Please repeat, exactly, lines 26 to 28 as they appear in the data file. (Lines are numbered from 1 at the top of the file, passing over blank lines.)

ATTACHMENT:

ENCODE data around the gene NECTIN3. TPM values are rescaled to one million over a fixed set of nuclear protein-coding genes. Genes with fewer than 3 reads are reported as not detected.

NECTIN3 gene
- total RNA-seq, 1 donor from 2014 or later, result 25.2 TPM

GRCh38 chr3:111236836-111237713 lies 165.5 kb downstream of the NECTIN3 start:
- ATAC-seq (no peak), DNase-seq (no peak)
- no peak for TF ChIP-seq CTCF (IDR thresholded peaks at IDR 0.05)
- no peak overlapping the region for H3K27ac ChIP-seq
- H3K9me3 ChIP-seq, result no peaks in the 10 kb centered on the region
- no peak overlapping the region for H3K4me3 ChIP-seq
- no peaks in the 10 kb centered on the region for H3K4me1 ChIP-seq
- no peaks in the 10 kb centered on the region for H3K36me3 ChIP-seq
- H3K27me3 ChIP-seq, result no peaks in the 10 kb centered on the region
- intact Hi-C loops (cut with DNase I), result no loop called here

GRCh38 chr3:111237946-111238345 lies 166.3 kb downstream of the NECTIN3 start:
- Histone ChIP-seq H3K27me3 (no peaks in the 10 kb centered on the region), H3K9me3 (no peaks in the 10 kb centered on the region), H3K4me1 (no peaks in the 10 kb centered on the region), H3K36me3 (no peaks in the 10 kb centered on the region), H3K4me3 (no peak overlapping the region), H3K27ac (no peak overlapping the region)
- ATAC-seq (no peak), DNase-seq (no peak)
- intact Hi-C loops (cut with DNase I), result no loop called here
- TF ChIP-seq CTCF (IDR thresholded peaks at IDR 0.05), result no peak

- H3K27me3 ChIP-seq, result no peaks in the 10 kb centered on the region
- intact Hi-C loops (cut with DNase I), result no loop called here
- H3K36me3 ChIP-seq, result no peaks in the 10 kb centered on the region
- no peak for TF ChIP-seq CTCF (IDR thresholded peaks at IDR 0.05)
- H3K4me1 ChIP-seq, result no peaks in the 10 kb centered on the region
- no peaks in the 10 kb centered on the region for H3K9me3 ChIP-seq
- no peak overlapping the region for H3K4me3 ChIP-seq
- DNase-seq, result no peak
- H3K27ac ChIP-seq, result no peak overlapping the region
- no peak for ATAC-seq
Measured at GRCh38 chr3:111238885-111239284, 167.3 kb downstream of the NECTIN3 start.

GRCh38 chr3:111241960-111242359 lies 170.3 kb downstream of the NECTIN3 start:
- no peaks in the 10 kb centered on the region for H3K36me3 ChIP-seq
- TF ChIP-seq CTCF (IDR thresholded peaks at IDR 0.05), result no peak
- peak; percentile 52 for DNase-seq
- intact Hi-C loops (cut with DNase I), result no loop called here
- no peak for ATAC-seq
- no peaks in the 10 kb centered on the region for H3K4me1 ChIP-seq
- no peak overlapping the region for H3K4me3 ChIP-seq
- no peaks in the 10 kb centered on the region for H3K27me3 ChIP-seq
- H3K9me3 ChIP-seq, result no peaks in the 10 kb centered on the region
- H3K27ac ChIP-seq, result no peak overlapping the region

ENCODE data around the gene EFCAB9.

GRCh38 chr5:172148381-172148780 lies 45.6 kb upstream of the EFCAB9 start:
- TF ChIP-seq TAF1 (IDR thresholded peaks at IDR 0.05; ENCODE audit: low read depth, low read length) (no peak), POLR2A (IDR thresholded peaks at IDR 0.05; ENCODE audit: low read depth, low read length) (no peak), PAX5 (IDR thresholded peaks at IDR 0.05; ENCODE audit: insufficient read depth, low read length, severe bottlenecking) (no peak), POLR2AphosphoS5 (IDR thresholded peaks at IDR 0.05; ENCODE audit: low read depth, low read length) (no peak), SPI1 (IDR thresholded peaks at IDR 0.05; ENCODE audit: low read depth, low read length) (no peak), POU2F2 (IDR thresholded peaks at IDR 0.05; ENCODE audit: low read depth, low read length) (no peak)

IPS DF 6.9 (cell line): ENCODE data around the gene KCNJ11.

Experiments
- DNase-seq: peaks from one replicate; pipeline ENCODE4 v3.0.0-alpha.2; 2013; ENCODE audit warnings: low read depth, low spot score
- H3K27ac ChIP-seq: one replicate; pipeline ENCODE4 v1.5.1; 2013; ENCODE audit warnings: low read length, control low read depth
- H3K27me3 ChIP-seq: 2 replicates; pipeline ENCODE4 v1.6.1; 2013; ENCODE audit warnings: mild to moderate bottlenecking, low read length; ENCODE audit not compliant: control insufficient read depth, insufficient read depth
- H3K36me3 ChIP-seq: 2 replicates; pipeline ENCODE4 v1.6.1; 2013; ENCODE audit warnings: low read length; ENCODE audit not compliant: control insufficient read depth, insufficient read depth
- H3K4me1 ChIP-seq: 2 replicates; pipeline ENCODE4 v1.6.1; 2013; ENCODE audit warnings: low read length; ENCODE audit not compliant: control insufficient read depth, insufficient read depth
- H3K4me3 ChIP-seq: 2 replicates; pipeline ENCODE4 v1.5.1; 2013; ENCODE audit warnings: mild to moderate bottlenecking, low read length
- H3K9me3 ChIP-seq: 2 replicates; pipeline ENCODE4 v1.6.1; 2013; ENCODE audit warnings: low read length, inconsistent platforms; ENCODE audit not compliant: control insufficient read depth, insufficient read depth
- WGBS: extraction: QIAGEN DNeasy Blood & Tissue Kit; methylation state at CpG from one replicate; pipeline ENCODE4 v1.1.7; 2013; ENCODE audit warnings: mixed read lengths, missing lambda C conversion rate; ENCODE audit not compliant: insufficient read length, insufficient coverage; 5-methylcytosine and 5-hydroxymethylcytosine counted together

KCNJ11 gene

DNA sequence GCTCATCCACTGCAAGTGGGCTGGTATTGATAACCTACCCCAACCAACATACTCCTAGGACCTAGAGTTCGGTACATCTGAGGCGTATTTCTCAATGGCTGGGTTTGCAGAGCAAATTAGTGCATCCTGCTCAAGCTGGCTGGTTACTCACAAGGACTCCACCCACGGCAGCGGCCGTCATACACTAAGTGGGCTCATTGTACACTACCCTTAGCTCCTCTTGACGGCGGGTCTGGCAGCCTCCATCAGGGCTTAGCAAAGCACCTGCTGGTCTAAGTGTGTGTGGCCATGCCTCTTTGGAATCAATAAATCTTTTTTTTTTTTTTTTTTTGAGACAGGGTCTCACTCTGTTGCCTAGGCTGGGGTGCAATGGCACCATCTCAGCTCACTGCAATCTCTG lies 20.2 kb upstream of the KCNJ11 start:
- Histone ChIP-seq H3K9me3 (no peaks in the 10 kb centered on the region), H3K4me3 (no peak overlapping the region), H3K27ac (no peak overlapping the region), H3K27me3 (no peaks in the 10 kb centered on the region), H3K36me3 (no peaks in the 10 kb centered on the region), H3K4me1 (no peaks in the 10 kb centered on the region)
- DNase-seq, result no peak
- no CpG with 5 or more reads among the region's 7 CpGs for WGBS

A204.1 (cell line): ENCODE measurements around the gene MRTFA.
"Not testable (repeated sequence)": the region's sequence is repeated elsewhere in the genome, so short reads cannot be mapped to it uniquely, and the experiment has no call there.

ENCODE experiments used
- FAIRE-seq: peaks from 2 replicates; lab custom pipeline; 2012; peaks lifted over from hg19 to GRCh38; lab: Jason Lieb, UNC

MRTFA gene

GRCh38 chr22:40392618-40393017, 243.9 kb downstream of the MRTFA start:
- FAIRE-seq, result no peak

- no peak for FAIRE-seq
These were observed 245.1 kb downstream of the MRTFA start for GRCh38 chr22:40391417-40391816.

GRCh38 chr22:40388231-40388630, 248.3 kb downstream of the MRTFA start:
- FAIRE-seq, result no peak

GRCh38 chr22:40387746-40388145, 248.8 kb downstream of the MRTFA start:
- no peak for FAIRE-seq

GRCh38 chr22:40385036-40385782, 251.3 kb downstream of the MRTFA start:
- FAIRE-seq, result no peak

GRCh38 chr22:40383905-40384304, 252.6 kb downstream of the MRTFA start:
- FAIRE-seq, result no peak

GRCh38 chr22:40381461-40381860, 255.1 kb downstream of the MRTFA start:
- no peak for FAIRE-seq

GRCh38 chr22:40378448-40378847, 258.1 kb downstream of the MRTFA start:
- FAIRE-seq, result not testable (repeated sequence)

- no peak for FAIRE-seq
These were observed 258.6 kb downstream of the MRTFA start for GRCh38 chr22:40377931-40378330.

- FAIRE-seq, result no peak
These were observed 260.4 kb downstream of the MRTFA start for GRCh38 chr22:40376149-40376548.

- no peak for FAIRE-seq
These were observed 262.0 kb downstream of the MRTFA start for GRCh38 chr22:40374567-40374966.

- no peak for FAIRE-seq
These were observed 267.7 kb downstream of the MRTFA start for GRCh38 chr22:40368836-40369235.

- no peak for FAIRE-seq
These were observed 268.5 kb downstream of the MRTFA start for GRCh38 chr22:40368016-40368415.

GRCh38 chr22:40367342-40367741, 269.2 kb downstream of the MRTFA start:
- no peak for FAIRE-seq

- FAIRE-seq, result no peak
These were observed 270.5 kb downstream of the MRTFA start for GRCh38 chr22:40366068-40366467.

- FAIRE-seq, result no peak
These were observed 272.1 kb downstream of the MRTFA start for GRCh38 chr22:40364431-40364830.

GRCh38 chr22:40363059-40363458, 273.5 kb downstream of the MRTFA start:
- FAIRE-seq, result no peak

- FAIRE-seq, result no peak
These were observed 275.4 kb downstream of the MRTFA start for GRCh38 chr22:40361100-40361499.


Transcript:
- DNase-seq, result no peak
- H3K27ac ChIP-seq, result no peak overlapping the region
- no peak for ATAC-seq